Why Sharing Feelings With Your Spouse Is Worth the Emotional Risk

Middle aged couple sitting on bed talking and smiling

Gary John Norman / Getty Images

It's much easier to share your thoughts, the intellectual information that is in your brain, than your feelings. Sharing the depth of your feelings that are in your heart takes emotional risk and courage. This makes you feel exposed and vulnerable, but, it is the very thing that will create closeness and connection in your marriage. By sharing what is in your heart with your spouse, you can achieve deeper intimacy.

Tips on Sharing Your Feelings With Your Spouse

Try these tips to help you practice sharing with your spouse.

  1. Recognize the difference between thoughts and emotional feelings. Thinking, also known as "cognition" is a process that occurs in our heads. It coveys what our thoughts and beliefs about something. Feelings, on the other hand, convey our emotional state and is often said to come from the heart. Feelings can also be physical sensations.
  2. Use the 'I think vs. I feel' rule. If you can substitute the words 'I think' for 'I feel' in a sentence, then you have expressed thought and not a feeling. For example, "I feel hurt" is correct because you would not say "I think hurt,' right? Someone might say, "I feel that he is a jerk" is incorrect. You "think" he is a jerk. 
  3. Name the feeling. Use a list of feeling words if this is difficult. Remember that feelings are one word: sad, angry, hurt, happy, overjoyed, embarrassed, and so on. 
  4. Describe the feeling by saying it or writing it in such a way that your spouse can experience your feeling to the same degree. One goal is to help your partner understand what it is like to walk in your shoes. You likely want empathy and understanding in return for sharing your feelings.
  5. Verbalize these feelings with your spouse directly. Your spouse can't read your mind. He or she may pick up on your vibe, but they have no way to know what is in your head unless you disclose it!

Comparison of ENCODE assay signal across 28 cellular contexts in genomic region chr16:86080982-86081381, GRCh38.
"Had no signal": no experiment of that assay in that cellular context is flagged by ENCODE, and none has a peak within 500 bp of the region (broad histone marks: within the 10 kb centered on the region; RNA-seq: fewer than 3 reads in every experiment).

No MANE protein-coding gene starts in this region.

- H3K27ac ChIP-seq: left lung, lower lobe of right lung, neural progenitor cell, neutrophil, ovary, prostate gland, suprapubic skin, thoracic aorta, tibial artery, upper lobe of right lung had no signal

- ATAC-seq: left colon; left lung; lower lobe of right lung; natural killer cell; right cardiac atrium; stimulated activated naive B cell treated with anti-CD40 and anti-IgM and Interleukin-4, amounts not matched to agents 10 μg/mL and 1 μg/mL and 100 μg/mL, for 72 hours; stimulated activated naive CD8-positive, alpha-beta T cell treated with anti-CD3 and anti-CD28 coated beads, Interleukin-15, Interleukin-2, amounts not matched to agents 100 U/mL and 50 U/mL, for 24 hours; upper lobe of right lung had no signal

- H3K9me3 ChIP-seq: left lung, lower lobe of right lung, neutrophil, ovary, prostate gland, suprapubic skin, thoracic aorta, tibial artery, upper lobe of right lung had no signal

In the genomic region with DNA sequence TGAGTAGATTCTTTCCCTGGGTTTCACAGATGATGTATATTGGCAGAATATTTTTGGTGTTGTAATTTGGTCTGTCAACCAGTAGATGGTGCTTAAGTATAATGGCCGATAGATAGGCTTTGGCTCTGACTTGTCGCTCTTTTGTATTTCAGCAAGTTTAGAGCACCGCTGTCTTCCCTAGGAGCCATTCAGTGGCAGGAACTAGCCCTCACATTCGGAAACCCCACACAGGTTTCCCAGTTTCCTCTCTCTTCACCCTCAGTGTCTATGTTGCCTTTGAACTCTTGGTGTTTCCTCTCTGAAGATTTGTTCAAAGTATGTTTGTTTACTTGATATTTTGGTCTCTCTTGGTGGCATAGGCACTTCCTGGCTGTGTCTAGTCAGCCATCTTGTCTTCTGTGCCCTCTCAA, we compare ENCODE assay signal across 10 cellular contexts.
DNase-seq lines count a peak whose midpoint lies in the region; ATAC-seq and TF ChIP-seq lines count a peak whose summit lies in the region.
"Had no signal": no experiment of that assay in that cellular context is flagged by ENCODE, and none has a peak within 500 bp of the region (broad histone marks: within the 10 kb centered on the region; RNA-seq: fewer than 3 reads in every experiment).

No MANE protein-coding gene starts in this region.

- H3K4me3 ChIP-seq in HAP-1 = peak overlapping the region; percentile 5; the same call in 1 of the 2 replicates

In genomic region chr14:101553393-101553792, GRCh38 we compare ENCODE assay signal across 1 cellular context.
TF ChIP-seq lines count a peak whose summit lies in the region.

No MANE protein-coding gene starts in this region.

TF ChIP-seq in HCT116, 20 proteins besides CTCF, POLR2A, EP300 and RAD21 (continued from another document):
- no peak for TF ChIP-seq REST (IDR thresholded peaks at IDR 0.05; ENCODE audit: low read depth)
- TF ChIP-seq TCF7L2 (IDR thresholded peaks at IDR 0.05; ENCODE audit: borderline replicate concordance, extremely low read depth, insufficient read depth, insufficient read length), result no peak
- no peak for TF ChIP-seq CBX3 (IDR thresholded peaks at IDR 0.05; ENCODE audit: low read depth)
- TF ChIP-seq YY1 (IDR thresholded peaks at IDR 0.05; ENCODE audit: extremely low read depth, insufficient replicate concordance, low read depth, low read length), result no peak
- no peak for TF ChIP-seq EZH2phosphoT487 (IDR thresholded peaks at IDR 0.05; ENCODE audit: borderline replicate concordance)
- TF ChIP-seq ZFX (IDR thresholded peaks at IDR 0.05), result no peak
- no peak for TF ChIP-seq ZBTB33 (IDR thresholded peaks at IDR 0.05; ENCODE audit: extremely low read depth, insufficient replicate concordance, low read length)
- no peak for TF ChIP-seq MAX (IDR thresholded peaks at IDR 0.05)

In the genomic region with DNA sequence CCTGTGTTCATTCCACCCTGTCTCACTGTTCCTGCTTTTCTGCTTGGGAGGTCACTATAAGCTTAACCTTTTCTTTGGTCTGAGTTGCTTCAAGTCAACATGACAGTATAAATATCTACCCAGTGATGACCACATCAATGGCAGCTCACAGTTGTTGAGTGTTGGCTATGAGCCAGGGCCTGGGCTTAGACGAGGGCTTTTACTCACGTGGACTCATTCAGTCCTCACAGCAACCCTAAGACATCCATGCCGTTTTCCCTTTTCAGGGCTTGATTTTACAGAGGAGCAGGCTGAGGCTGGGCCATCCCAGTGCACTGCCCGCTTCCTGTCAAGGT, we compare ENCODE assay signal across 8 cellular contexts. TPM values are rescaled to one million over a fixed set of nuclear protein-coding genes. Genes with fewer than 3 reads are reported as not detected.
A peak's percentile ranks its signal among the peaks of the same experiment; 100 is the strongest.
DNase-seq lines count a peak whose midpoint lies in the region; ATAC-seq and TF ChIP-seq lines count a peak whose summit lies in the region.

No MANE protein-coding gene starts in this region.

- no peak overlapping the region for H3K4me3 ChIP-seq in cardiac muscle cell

6. Accept that feelings are neither right nor wrong. It is the behavior that results because of the feeling that is morally judged. Just because you are angry does not give you the right to be violent. Negative feelings still must be dealt with appropriately. 
  7. Accept that feelings come and go and change quickly. This is different than a "mood" which is a sustained period of an emotional state. 
  8. Try to not judge yourself or your spouse because of feelings. If you want your spouse to continue to share on this level, it is important not to get irritated or defensive about the feeling expressed to you. 
  9. Share your deeper underlying feeling, not just the surface feeling. You might be expressing anger but underneath feel hurt or embarrassed. This is much more crucial to express to your partner to develop closeness and intimacy.
  10. Practice helps. If you are not someone who is used to expressing feelings, this may feel awkward at first. Practicing it in small steps will make it easier.

Other Details to Remember

  1. Rejecting a feeling is rejecting the person feeling it. Do not say things like 'Don't worry, be happy' or 'You shouldn't feel that way.'
  2. Do not make decisions based on feelings. When decision making, feelings will be a part of the process, but you must think logically and rationally.
  3. Share your feelings with each other daily. You do not have to have deep, serious conversations about your relationship daily, but you do have to share your feelings (not just your thoughts) about what is going on with you day to day. Saying that you were' late for a meeting' gives the basic information only. But saying you 'felt embarrassed about being late for a meeting' helps you connect to the person you are speaking with! 
  4. This needs to be a reciprocal process. You both must share on an intimate level with each other. It can't just be one of you!
  5. To be successful at sharing your feelings you need to be open, honest, willing to make time for each other, and receptive to these talks.
Was this page helpful?
Article Sources
Verywell Mind uses only high-quality sources, including peer-reviewed studies, to support the facts within our articles. Read our editorial process to learn more about how we fact-check and keep our content accurate, reliable, and trustworthy.
  1. Kardan-Souraki M, Hamzehgardeshi Z, Asadpour I, Mohammadpour RA, Khani S. A review of marital intimacy-enhancing interventions among married individuals. Glob J Health Sci. 2016;8(8):53109. doi:10.5539/gjhs.v8n8p74

  2. Monin JK, Martire LM, Schulz R, Clark MS. Willingness to express emotions to caregiving spouses. Emotion. 2009;9(1):101-106. doi:10.1037/a0013732